Note: The following was sent out as an informal email. Please contact the Project for further details.
WASHINGTON–The Pew Internet & American Life Project is releasing a report today that looks at how American Internet users experienced the Olympics online. In a nutshell, the Internet was a very minor player in people”s experience of the Games. TV was far and away the preferred source of news and information about the Olympics.
Some of our key findings:
- 58% of American adults got some sort of information about the Olympics on a typical day when the Games were taking place. Less than 4% of them got information online about the Olympics.
- In a head-to-head matchup, the Americans who got Olympics information online still think TV covered the Games better by a 2-to-1 margin — 59% of this subgroup thought TV covered the Olympics better vs. 24% who thought the Internet covered the Games better.
- Just 17% of Americans with Internet access got any kind of information about the Games online while they were taking place.We also found that there was no overall surge of traffic on the Internet related people getting sports news during the Games and that most users were not anxious to get lots of extra information about athletes or competitions online. They got news of the results (usually by chancing upon it) and that was pretty much it.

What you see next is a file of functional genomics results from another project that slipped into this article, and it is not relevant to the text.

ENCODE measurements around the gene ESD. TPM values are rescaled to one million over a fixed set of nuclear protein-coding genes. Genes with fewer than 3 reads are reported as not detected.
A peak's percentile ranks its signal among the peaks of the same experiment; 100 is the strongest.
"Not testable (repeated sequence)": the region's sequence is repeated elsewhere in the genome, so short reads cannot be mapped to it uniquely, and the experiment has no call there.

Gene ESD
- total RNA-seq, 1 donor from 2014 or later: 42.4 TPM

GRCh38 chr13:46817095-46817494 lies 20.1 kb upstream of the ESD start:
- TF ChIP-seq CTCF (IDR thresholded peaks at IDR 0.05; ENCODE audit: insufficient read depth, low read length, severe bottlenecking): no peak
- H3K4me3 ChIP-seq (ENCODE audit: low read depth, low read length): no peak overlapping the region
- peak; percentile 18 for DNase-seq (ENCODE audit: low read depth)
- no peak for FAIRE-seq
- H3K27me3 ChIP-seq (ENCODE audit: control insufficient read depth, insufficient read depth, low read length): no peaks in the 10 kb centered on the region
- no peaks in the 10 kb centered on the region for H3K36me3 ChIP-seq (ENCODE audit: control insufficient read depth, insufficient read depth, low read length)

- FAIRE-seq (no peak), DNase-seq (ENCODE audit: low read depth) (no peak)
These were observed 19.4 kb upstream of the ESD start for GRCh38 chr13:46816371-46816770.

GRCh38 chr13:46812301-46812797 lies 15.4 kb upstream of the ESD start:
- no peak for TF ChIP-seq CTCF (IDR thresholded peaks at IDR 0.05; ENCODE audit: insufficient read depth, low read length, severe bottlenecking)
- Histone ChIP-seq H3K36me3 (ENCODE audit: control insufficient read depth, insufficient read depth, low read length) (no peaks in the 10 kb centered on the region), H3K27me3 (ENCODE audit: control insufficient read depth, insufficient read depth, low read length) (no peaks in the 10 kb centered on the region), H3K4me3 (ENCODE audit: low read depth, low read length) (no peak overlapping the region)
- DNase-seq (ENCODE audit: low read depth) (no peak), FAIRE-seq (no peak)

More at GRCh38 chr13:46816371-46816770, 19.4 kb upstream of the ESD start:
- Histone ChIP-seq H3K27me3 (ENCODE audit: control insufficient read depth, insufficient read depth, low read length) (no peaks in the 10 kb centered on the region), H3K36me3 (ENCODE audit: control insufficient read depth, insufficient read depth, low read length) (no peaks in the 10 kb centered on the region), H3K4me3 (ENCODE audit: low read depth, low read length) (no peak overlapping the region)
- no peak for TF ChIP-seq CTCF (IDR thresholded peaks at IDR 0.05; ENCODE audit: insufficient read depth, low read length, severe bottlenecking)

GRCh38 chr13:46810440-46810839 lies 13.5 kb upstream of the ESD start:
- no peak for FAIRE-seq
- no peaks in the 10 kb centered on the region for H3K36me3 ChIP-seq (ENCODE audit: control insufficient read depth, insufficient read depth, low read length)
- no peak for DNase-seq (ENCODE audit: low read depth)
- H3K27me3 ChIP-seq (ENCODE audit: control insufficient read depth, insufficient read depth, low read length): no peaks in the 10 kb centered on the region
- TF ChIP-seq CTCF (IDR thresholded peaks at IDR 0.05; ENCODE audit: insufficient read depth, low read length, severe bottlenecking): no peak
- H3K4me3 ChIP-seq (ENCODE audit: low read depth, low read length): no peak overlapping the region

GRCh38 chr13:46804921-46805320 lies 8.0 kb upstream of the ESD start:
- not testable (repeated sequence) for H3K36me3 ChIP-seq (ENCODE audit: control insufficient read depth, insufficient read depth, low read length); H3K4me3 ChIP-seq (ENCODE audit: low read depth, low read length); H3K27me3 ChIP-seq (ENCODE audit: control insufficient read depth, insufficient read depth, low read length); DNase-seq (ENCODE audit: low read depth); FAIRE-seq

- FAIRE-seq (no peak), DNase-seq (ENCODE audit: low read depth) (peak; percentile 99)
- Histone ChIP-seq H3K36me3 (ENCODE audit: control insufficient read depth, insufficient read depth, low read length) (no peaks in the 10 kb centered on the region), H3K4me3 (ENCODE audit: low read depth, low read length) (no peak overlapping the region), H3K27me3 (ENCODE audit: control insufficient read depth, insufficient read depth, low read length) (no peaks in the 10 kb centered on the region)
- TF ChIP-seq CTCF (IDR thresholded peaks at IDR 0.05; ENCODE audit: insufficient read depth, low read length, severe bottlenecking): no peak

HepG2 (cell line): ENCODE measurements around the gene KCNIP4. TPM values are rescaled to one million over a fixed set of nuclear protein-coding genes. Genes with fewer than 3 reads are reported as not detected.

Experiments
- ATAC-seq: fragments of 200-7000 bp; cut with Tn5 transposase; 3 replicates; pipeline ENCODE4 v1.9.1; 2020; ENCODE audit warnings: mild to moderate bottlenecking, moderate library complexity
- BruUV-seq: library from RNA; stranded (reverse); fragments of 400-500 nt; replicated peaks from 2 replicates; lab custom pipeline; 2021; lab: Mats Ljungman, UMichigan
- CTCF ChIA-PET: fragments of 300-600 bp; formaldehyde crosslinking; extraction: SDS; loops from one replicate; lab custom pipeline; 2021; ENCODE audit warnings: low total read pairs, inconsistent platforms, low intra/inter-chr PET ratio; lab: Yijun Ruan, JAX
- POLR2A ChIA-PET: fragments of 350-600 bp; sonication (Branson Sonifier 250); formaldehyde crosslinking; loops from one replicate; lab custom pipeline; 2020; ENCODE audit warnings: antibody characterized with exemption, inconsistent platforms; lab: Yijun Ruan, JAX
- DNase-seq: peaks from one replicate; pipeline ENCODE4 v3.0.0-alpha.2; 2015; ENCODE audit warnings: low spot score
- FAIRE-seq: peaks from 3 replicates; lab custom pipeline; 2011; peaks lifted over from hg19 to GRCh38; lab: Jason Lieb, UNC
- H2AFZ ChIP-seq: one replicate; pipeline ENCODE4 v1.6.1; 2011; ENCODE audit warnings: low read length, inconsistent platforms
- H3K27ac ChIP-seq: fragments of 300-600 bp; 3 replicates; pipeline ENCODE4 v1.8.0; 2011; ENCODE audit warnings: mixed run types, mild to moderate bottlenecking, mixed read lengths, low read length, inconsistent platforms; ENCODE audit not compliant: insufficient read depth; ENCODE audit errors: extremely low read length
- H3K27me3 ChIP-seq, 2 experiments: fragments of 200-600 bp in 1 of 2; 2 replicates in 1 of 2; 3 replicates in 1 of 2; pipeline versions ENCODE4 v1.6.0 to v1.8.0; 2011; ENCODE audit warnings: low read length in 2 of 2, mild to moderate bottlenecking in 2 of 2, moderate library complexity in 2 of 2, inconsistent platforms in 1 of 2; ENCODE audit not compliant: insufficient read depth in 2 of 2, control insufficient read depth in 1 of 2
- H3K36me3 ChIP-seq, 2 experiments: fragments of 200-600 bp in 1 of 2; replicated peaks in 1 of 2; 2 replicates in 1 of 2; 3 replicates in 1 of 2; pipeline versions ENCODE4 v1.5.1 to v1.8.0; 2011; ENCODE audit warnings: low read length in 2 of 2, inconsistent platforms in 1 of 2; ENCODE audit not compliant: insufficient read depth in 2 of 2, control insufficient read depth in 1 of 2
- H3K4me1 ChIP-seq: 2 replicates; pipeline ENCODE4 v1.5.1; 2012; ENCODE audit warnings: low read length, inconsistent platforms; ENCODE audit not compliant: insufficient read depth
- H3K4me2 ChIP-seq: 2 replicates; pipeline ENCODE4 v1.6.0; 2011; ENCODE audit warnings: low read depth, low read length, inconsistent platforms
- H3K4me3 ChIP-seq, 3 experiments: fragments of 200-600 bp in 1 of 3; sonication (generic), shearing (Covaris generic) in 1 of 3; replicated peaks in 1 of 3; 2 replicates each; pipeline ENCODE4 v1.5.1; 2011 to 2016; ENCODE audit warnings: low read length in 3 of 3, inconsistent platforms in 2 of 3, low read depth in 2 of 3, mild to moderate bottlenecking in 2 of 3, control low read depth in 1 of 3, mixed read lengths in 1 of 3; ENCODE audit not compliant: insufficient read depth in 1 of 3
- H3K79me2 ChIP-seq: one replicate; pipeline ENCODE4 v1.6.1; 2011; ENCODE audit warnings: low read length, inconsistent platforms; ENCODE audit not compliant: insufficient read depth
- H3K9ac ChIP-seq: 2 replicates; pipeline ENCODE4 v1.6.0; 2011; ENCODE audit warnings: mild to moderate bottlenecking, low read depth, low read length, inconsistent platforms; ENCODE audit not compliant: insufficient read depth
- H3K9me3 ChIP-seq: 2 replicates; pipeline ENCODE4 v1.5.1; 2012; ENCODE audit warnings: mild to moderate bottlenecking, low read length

Our conclusion: There was a lot of talk that the Internet would emerge during the games as a rival to TV, but it wasn’t even close. The heavy restrictions on the kind of content that Web sites could post no doubt played a role in this. But it is also clear that the Internet has a considerable distance to go before it becomes as powerful and entertaining a medium as TV for an event of the magnitude of the Olympics. At best, the Internet provided a supplemental information source for a modest fraction of online Americans.
There are also some interesting gender-gap figures about what kind of sports interested men and women online.